As we say goodbye to our North Country Gardens for the 2015 season, I ended the season by trying out a new winterizing strategy during my garden shutdowns. The practice has generated much dialog both positive and negative over the years. Let me first say that I read and absorb a variety of garden practice material. My common go to sources include my local cooperative or those in comparable climate states, as well as trusted nationally known educators and gardeners who write on their experiences. I use that collective information to arrive at my own conclusions and decisions to apply to my local garden environments.
Armed with my resources of pros and cons on the subject……I decided to apply a “zip tie and cover” approach to what I consider my vulnerable garden shrubs. Over the past 2 winters I have seen an extraordinary amount of winter damage to my boxwoods, holly (especially pencil hollies) and shrub roses. I selected shrubs that tend to be planted in”high vulnerability areas”, those that are in large open areas subject to winds, roadside salt spray, or shrubs that just hover in the 5b cold tolerant zone. The massive dieback and full shrub losses challenged my sense of sustainability and forced me into rethinking my previous practice of not covering.
So this year I am experimenting with covers of burlap and zip tie fasteners. Instead of the usual jute rope fastening, I opted for taking rolled burlap, loosely wrapping the shrubs, ground staking the burlap edges and zip tying the overlapping tops. By using this method I am able to secure the covering, yet keep it loose enough to breath and adjust to snow accumulation and wind.
To be sure, this does not trump the “right plant right place rule! The environment and shrub characteristics should be clearly assessed before installing. But in many of my gardens I inherit the plant material on the site and have to make the best of what I have while helping the customer save their investments. Watering practices well into the fall also contribute to shrub survival. So this basic premise of making sure the ground is well watered before the frost line develops is also very important. I drive this point home with folks who choose late season shrubbery and perennial installations. Late season watering was also important this year given our incredibly dry summer conditions.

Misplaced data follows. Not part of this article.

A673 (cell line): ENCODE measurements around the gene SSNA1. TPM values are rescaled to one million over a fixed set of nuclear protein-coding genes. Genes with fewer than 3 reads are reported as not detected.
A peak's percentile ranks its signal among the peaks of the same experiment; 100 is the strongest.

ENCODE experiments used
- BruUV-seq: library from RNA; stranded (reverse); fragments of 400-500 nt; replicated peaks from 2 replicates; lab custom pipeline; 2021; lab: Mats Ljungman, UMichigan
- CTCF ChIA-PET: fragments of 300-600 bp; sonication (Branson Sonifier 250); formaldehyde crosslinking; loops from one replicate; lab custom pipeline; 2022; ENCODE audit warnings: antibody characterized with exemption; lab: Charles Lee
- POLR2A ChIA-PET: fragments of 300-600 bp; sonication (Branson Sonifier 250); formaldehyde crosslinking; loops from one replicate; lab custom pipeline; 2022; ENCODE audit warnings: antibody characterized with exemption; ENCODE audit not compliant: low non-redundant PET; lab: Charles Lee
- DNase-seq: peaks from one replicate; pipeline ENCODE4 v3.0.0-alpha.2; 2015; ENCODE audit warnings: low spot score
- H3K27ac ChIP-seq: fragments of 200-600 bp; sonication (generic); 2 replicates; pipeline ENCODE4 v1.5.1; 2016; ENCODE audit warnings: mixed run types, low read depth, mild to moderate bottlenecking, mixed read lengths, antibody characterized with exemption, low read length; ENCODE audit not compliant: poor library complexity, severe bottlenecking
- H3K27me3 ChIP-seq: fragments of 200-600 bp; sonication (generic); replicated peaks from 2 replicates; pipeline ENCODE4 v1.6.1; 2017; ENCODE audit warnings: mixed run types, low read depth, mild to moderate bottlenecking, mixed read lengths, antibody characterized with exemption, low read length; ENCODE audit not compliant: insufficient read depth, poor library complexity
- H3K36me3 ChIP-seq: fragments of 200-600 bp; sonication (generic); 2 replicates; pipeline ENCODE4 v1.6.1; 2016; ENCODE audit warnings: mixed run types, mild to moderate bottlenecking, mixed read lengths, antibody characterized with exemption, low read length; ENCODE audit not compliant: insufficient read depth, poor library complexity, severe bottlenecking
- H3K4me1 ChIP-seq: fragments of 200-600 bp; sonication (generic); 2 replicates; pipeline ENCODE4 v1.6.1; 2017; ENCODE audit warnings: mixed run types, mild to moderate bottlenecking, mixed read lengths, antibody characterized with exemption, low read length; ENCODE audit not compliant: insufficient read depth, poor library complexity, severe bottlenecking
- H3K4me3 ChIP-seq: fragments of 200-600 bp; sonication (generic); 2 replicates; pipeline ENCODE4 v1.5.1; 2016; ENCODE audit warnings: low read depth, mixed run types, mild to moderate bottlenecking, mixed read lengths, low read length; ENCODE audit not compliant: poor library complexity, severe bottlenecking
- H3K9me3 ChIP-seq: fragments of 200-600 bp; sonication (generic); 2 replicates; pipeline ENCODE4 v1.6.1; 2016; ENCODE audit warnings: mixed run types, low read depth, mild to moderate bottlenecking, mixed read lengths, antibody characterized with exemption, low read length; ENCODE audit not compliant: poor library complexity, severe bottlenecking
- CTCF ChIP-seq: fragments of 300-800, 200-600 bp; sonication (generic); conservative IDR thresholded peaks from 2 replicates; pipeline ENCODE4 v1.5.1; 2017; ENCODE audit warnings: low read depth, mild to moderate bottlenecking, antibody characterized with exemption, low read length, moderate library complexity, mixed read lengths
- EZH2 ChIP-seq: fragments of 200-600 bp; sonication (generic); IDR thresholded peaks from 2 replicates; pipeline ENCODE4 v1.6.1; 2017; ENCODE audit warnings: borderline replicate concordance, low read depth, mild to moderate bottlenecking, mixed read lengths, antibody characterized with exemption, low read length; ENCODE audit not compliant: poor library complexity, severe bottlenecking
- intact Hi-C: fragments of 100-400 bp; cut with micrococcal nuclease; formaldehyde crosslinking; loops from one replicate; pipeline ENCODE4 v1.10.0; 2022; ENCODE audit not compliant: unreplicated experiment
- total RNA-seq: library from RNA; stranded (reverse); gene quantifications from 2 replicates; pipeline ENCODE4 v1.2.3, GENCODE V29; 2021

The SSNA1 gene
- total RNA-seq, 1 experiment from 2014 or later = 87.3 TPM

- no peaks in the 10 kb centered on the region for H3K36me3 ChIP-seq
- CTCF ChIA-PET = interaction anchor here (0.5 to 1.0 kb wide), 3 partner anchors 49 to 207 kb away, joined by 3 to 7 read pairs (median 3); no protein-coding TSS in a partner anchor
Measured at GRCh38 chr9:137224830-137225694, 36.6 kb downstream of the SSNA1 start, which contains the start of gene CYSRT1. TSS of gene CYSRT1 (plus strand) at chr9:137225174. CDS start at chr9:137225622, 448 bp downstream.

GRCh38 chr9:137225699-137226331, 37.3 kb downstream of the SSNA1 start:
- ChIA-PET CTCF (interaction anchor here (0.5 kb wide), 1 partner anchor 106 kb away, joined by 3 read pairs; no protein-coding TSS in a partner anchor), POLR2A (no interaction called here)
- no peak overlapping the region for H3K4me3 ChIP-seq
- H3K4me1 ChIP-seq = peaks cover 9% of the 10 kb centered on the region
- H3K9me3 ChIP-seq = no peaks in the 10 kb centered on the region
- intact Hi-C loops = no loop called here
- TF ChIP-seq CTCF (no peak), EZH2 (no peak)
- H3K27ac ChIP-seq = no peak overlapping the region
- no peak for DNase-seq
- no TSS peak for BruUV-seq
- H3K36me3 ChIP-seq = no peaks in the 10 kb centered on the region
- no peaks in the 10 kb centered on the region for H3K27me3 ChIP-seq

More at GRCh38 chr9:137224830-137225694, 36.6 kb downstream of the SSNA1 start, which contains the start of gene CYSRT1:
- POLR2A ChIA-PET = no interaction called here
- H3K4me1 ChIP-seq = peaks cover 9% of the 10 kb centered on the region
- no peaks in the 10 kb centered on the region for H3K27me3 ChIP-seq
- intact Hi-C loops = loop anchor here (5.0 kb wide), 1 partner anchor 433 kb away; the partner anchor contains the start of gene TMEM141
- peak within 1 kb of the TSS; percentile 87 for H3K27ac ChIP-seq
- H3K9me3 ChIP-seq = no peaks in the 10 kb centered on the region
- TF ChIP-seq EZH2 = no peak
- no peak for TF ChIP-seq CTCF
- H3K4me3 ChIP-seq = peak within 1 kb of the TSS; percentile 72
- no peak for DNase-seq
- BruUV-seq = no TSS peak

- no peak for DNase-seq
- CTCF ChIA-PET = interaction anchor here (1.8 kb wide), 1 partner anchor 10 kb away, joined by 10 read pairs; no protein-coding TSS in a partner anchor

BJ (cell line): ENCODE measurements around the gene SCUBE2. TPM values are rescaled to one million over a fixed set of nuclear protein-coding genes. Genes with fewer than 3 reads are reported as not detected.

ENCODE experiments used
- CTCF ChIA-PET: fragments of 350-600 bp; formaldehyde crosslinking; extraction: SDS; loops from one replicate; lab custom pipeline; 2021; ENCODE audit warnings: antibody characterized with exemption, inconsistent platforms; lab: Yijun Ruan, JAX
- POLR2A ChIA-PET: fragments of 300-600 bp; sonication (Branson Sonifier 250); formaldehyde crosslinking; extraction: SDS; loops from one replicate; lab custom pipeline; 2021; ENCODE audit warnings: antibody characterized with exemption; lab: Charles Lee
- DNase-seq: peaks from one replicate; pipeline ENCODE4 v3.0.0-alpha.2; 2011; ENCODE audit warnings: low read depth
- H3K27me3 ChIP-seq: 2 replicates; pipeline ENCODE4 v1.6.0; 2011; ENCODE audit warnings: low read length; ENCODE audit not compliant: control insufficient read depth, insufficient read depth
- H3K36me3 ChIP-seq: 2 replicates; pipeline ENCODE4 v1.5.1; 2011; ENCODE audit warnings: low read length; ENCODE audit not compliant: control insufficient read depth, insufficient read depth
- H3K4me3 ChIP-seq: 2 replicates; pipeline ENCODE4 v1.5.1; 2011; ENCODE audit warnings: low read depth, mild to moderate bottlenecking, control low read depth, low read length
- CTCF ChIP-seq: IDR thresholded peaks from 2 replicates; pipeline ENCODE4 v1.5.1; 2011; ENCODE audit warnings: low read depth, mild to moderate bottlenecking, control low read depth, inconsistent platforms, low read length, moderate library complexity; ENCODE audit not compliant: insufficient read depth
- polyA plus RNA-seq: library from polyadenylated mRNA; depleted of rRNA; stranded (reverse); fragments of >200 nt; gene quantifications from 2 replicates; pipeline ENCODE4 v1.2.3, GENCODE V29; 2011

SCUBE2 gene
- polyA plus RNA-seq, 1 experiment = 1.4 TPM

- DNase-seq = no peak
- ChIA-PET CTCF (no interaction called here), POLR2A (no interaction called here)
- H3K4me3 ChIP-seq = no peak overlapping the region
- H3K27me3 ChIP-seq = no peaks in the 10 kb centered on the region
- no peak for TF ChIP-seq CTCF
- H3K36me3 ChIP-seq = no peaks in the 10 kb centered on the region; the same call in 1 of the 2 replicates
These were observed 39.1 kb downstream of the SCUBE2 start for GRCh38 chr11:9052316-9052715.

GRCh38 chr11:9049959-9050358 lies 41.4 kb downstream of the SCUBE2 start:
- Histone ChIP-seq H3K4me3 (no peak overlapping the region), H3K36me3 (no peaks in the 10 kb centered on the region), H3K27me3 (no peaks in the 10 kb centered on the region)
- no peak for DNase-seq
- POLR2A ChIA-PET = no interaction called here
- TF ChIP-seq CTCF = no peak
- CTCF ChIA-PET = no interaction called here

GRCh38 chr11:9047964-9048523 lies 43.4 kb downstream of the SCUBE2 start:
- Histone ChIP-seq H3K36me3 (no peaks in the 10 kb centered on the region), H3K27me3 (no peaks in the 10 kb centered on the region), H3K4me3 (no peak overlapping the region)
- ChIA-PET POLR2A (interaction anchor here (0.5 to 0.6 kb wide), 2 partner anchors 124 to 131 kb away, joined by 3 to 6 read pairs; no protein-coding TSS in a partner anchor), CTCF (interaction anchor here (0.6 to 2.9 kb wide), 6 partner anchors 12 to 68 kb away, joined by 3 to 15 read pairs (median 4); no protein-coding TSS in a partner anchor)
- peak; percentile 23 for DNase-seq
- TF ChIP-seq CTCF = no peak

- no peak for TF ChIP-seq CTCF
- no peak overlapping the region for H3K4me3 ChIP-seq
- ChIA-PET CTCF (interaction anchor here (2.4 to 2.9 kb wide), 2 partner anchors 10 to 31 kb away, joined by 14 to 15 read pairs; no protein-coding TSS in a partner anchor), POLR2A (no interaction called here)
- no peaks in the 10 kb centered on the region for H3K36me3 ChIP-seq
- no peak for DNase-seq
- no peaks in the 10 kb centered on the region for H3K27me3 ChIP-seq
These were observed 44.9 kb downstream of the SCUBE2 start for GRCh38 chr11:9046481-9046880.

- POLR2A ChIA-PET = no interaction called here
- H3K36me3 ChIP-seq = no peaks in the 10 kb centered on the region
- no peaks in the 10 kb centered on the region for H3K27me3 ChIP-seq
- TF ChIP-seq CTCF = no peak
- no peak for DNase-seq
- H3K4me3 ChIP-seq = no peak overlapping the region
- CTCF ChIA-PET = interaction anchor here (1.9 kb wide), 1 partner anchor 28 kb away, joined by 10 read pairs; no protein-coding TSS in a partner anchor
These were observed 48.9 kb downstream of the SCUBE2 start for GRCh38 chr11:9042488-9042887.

And there are also some shrub specimens that inevitably experience some degree of winter injury, but their value in show and texture in a given garden display make the additional care well worth the time and effort. Some of the anchor shrubs in the holly family will benefit from this extra care . This season I fell in love with the pencil holly for certain small space Victorian applications. I would definitely choose to be proactive with this shrub, Apply the ziptie and cover practice for the winter in addition to selective environments for it’s home.
There is never just ONE solution to resolve a garden issue. Trial and error has been a huge part of developing my skill sets over the years. So this winter, I add zipties and covers to my trial and error tool chest. I will revisit this in a blog come the spring comparing overall winter weather and my loses in 2015 to assess overall success. Lets see if “zip ties and covers” are worth the investment. As always…keeping gardens sensible and sustainable!